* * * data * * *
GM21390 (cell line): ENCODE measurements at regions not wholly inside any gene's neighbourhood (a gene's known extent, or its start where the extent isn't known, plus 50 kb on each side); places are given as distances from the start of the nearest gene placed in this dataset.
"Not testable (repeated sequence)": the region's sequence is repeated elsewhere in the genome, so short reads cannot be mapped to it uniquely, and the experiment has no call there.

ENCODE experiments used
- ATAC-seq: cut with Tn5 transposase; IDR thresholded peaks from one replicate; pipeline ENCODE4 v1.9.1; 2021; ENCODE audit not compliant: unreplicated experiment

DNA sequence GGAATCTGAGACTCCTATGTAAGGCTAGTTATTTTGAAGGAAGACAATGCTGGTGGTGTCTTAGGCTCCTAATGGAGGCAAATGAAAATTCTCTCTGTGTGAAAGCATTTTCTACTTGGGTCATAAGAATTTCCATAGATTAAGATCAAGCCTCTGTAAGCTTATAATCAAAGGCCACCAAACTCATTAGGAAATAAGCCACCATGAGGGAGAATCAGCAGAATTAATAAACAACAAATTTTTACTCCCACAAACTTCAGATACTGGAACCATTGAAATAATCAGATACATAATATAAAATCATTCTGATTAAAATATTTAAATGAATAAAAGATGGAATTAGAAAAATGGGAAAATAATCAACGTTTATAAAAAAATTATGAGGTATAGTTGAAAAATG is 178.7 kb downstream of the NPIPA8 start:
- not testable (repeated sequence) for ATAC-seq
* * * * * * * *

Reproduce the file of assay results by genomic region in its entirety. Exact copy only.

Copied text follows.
GM21390 (cell line): ENCODE measurements at regions not wholly inside any gene's neighbourhood (a gene's known extent, or its start where the extent isn't known, plus 50 kb on each side); places are given as distances from the start of the nearest gene placed in this dataset.
"Not testable (repeated sequence)": the region's sequence is repeated elsewhere in the genome, so short reads cannot be mapped to it uniquely, and the experiment has no call there.

ENCODE experiments used
- ATAC-seq: cut with Tn5 transposase; IDR thresholded peaks from one replicate; pipeline ENCODE4 v1.9.1; 2021; ENCODE audit not compliant: unreplicated experiment

DNA sequence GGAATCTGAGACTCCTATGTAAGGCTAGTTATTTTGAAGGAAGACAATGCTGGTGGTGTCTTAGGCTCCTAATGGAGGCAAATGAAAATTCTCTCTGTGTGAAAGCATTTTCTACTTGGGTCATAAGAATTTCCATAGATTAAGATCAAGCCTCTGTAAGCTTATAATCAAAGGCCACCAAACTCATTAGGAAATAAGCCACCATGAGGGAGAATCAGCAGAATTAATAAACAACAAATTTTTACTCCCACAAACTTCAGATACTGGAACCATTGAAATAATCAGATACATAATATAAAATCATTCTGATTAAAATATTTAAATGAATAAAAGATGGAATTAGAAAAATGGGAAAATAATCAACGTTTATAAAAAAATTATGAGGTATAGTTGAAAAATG is 178.7 kb downstream of the NPIPA8 start:
- not testable (repeated sequence) for ATAC-seq